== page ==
Samsung plans to add iris scanning technology to its future smartphones as part of its enterprise security software, according to The Wall Street Journal.
The tech is likely to integrate with the company’s Knox platform, which is a mobile security software designed to make Samsung phones more secure in the workplace.
“We’re looking at various types of biometric [mechanisms],” Rhee In-jong, Samsung’s senior vice president who leads the development of Knox, told The Wall Street Journal. “And one thing that everyone is looking at is iris detection.”
At the same time, the Journal reports that Samsung will bring fingerprint sensors to its cheaper phones, not just flagships like the Galaxy S5.
While fingerprint sensors are useful as a more convenient means of unlocking your phone rather than typing in a passcode, security experts have pointed out the potential security risks.
The biggest issue is that it’s relatively easy to fool fingerprint scanning systems. Immediately following the launch of both the Galaxy S5 and iPhone 5s, hackers discovered ways to fake out each fingerprint sensor.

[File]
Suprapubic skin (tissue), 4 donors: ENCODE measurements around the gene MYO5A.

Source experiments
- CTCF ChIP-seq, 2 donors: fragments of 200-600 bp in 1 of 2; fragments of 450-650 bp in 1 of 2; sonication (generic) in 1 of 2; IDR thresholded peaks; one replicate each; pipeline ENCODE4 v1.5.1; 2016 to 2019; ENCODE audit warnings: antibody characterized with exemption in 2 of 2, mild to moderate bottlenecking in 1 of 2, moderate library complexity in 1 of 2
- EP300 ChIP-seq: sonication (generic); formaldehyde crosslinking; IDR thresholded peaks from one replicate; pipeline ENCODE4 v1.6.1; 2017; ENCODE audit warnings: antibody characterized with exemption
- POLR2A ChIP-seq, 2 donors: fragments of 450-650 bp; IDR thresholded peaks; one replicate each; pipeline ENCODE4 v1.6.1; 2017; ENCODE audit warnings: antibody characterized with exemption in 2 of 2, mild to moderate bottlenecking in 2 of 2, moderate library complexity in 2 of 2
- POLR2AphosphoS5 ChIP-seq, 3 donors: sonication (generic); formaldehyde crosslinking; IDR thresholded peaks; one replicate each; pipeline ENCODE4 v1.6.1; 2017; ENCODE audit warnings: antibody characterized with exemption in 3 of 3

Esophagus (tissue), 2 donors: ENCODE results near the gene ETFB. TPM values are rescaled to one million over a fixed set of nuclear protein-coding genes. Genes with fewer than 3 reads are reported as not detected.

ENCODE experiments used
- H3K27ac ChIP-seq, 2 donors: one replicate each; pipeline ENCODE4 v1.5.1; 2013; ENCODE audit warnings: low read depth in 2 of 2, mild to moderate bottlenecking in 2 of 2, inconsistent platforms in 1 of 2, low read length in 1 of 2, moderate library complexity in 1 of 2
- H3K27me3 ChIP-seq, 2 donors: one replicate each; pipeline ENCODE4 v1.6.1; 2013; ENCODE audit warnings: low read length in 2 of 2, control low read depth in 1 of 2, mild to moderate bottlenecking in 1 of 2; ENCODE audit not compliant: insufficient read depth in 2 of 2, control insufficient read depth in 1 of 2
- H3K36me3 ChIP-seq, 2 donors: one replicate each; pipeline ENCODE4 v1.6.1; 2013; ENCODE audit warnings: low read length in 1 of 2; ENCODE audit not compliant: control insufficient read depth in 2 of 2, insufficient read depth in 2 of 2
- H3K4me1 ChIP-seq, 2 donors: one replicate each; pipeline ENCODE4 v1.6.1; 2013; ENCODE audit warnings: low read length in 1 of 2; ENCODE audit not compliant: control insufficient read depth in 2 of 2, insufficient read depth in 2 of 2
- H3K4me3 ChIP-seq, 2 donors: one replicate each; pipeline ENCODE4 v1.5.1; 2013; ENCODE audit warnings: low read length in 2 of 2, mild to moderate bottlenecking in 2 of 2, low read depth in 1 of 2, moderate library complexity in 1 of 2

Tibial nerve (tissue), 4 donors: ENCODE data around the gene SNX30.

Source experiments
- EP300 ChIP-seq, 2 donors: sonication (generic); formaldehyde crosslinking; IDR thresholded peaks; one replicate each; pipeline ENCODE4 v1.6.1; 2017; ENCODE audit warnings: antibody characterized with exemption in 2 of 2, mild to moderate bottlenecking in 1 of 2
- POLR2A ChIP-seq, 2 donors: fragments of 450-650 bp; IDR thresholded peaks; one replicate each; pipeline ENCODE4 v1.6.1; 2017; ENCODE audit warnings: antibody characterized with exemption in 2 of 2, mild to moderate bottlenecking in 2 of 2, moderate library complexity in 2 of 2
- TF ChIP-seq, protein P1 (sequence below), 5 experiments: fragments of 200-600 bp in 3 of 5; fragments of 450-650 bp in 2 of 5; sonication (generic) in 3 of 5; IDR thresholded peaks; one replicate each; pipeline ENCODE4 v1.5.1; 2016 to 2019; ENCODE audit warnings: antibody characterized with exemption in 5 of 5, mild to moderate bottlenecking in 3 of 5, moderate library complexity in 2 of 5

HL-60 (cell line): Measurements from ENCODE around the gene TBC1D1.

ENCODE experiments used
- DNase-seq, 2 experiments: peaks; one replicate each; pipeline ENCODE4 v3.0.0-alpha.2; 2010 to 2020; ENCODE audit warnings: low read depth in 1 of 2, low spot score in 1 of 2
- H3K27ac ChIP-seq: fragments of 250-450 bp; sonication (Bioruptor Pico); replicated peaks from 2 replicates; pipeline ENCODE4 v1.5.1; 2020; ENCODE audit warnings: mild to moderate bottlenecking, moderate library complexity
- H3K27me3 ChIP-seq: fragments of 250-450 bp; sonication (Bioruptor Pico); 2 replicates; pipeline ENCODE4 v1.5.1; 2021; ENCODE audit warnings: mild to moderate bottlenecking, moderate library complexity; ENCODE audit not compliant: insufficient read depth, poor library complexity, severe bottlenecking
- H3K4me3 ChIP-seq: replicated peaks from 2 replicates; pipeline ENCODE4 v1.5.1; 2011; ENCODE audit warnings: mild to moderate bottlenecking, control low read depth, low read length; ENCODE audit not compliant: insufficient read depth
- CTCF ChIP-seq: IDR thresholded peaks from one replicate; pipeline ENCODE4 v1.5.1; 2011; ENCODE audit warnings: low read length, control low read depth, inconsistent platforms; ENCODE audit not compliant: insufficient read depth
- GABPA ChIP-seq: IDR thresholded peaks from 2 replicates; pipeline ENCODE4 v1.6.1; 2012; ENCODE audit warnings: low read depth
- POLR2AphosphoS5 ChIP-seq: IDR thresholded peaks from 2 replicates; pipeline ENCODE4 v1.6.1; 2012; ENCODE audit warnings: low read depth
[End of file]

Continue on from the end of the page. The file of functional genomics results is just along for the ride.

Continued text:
As Nicholas Percoco, vice president of strategic services at IT security firm Rapid7 pointed out, it’s not difficult to lift someone’s fingerprint.
“The main reason is, it’s not necessarily a secret where a password could be,” he said in a previous interview with Business Insider. “If you think about your fingerprint, every single thing you’ve touched since you woke up this morning has your password on it. So that’s a problem.”
U.S. Senator Al Franken recently wrote a letter to Samsung expressing his concerns regarding how secure the Galaxy S5’s fingerprint sensor truly is. In the letter, Franken writes that security vulnerabilities discovered in the fingerprint scanner could create broader issues across the device.
If Samsung does want to integrate biometrics into its Knox suite, it’s not too surprising that the company is looking for alternate types of authentication that may be more secure.
Technology such as iris-scanning will probably be available in high-end phones first, according to the Journal,while fingerprint scanners are expected to come to inexpensive models as well.
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